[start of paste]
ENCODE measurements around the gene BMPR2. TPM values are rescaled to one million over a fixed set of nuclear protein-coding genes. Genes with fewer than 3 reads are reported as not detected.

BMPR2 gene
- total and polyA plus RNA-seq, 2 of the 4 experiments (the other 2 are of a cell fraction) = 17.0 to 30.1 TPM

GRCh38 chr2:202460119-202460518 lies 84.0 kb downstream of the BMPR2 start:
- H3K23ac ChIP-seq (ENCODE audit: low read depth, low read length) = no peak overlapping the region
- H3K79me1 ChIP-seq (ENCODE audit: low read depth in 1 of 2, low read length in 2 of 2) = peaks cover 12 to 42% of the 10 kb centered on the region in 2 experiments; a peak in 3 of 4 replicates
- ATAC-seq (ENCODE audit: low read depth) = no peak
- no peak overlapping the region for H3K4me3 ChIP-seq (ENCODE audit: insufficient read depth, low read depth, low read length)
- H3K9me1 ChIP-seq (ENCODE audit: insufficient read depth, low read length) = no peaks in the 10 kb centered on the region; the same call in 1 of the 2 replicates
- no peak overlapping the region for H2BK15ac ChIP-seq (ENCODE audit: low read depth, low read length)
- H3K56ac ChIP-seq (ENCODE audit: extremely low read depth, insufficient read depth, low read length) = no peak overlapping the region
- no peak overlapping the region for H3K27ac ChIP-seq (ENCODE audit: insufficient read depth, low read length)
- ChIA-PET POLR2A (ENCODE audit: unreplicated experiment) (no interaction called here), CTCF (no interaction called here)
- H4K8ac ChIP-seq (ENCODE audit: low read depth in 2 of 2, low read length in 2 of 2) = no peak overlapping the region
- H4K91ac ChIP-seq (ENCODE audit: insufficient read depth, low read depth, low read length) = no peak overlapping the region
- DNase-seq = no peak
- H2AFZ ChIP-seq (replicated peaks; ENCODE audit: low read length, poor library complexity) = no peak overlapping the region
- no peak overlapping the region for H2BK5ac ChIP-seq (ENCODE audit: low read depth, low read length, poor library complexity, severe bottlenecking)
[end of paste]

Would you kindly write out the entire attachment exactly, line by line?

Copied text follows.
ENCODE measurements around the gene BMPR2. TPM values are rescaled to one million over a fixed set of nuclear protein-coding genes. Genes with fewer than 3 reads are reported as not detected.

BMPR2 gene
- total and polyA plus RNA-seq, 2 of the 4 experiments (the other 2 are of a cell fraction) = 17.0 to 30.1 TPM

GRCh38 chr2:202460119-202460518 lies 84.0 kb downstream of the BMPR2 start:
- H3K23ac ChIP-seq (ENCODE audit: low read depth, low read length) = no peak overlapping the region
- H3K79me1 ChIP-seq (ENCODE audit: low read depth in 1 of 2, low read length in 2 of 2) = peaks cover 12 to 42% of the 10 kb centered on the region in 2 experiments; a peak in 3 of 4 replicates
- ATAC-seq (ENCODE audit: low read depth) = no peak
- no peak overlapping the region for H3K4me3 ChIP-seq (ENCODE audit: insufficient read depth, low read depth, low read length)
- H3K9me1 ChIP-seq (ENCODE audit: insufficient read depth, low read length) = no peaks in the 10 kb centered on the region; the same call in 1 of the 2 replicates
- no peak overlapping the region for H2BK15ac ChIP-seq (ENCODE audit: low read depth, low read length)
- H3K56ac ChIP-seq (ENCODE audit: extremely low read depth, insufficient read depth, low read length) = no peak overlapping the region
- no peak overlapping the region for H3K27ac ChIP-seq (ENCODE audit: insufficient read depth, low read length)
- ChIA-PET POLR2A (ENCODE audit: unreplicated experiment) (no interaction called here), CTCF (no interaction called here)
- H4K8ac ChIP-seq (ENCODE audit: low read depth in 2 of 2, low read length in 2 of 2) = no peak overlapping the region
- H4K91ac ChIP-seq (ENCODE audit: insufficient read depth, low read depth, low read length) = no peak overlapping the region
- DNase-seq = no peak
- H2AFZ ChIP-seq (replicated peaks; ENCODE audit: low read length, poor library complexity) = no peak overlapping the region
- no peak overlapping the region for H2BK5ac ChIP-seq (ENCODE audit: low read depth, low read length, poor library complexity, severe bottlenecking)